Avignon, runner-up to Vatican City for being the capital of the Holy Roman Empire, epicenter of Catholicism. For over a century, this fortressed city was the seat of seven Popes and two anti-Popes during what is known as the Great Schism or the (Second) Babylonian Captivity.

(For a more detailed history lesson — and trust me, this infamous stretch is as convoluted as history gets — google any of the above capitalized words.  Except for the title. I haven’t notified Google about my fig puns.)

Our Sunday afternoon we spent in this auspicious setting after having attended morning meetings with the modest (30 members?) congregation of our LDS church which meets in an unremarkable building on the outskirts of town.  We didn’t visit either just for the contrast, but if contrast would have been what we were after, we couldn’t have chosen better.

“Outskirts”, in Avignonese, means anything outside the huge, intact walls encircling the whole medieval center of town, which is dominated by this, the Papal Palace.

Well, that palace, yeah. But also a few restaurants that didn’t do so much business, I don’t think, during the Plague.

When Pope Clement chose Avignon over Rome as his home, the Western Schism in church leadership/doctrine/politics/even musical preferences got enormous traction.  Avignon was a breeding ground for secular (or popular) music — like the love tunes crooned by the Provençal troubadors, medieval equivalents of Elvis, Frank, Mel and Nat — and it was here over a couple of centuries and thanks to the tastes of a couple of Popes in particular, that secular music merged with the sacred. Something called polyphony — “many voices” — flourished during and as a result of what we otherwise call the Crisis of the Middle Ages.

Historians call that new wave of multiple merging voices ars nova, and what we get from that centuries later is every bit of harmony you’ve ever heard. In other words, thanks to crisis, schism, division and a fortressed city like Avignon we have The Beatles, The BeachBoys, Styx, Foster the People, Pentatonix, Racal Flats and, of course, MoTab.

(For a more detailed music history lesson, see David and Donna Dalton.  My parents.  Growing up, I never learned how to tell score for football, tennis or golf.  It crippled me only slightly as a teen, as did some other black holes in my knowledge, many of them — but not all — numbers-related. And totally due to my own laziness.  Like telling score. But wanna talk musical scores? Chat polyphony? I’m all over it.)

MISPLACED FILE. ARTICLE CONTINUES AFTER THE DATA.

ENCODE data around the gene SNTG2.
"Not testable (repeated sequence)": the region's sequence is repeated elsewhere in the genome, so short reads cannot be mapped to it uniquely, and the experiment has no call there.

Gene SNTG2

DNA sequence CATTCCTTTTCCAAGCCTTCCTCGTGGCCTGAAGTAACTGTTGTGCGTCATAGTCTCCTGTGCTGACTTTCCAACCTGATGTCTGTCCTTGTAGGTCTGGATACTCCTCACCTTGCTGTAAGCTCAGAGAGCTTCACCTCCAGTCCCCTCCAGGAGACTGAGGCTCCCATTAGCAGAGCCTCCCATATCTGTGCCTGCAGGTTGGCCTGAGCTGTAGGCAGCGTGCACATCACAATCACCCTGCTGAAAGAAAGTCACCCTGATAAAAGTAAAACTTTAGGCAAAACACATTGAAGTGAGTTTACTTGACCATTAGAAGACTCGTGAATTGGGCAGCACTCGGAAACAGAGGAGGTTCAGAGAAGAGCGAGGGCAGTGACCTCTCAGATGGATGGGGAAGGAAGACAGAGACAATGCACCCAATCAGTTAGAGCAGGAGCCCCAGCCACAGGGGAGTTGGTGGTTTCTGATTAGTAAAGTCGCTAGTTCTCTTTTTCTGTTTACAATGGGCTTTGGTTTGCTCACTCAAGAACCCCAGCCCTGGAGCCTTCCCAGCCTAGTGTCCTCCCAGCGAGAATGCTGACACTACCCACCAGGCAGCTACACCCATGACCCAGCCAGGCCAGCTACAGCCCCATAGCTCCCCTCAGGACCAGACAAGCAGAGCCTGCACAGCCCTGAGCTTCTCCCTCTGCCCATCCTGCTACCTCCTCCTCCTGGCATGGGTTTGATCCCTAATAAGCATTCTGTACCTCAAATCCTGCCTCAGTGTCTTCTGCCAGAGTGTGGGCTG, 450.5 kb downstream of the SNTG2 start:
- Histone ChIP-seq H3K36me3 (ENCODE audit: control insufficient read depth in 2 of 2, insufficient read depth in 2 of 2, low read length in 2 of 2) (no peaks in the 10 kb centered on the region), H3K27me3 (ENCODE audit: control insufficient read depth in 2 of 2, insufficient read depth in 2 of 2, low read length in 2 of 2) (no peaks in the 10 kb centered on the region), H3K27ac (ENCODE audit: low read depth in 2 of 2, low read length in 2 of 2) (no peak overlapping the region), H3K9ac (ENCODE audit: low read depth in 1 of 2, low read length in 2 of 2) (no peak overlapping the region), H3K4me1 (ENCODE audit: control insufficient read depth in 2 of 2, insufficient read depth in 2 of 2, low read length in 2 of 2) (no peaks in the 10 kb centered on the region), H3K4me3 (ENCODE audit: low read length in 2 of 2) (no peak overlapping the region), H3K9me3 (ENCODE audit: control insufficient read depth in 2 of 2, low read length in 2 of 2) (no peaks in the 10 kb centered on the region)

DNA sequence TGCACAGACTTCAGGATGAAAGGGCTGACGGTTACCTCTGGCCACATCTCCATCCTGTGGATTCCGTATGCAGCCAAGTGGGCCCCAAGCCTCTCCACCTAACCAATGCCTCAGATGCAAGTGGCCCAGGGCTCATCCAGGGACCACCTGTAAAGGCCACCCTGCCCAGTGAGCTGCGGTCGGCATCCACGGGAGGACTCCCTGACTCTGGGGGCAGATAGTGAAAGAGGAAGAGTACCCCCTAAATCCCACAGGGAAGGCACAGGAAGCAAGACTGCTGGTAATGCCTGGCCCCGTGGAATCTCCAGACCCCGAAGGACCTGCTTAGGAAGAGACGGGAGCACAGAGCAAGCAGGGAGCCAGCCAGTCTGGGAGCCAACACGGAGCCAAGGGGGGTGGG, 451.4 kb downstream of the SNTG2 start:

So, why am I lecturing you from this polyphonic pontifical pulpit? Is it all about Popes? And Dark Ages? And Schisms? And newfound harmony?


And yep.

Avignon, to me, is a monument to all the good that can grow out of disaster.  Those who witnessed firsthand the messiness of papal estrangement, captivity, separation and divorce, (and the Great Schism was the greatest divorce Christianity had known, surely capable of having taken out the church for good and forever), those witnesses wouldn’t have been able to foresee, I don’t think, what beautiful harmony would eventually emerge from that period of catastrophe.  Music as we know it — from the contrapuntally weaving majesty of symphonies and choirs to our simplest hymns — rose from a widespread and profound split.

Majestic harmony from cataclysmic disharmony.

Avignon put its name on the map not only as a launching pad for all modern music, but as an important outpost during the French revolution. In 1791, the massive gothic Pope’s Palace with its 18 feet thick walls, made a perfect and unassailable prison and garrison.  Once again, it was the one fortressed spot on a tattered map.

And for the rest of us that afternoon, it was the one perfectly unassailable shady spot on a Sunday.

© Melissa Dalton-Bradford and melissadaltonbradford.wordpress.com, 2012. This work (text and images) is licensed under a Creative Commons Attribution-NonCommercial-ShareAlike 3.0 United States License. . . which means, as long you’re not selling it, you’re welcome to share, but please remember to give me a link and mention my name.

4 thoughts on “Pontifigation

  1. Dear Melissa,
    SO enlightening — I thank David and Donna Dalton and you!! Your posts are really making us itch for a trip to Europe. Jack loved your fig post and I’m sure will comment in time.
    Love to you all,

Leave a Reply

Fill in your details below or click an icon to log in:

WordPress.com Logo

You are commenting using your WordPress.com account. Log Out /  Change )

Google photo

You are commenting using your Google account. Log Out /  Change )

Twitter picture

You are commenting using your Twitter account. Log Out /  Change )

Facebook photo

You are commenting using your Facebook account. Log Out /  Change )

Connecting to %s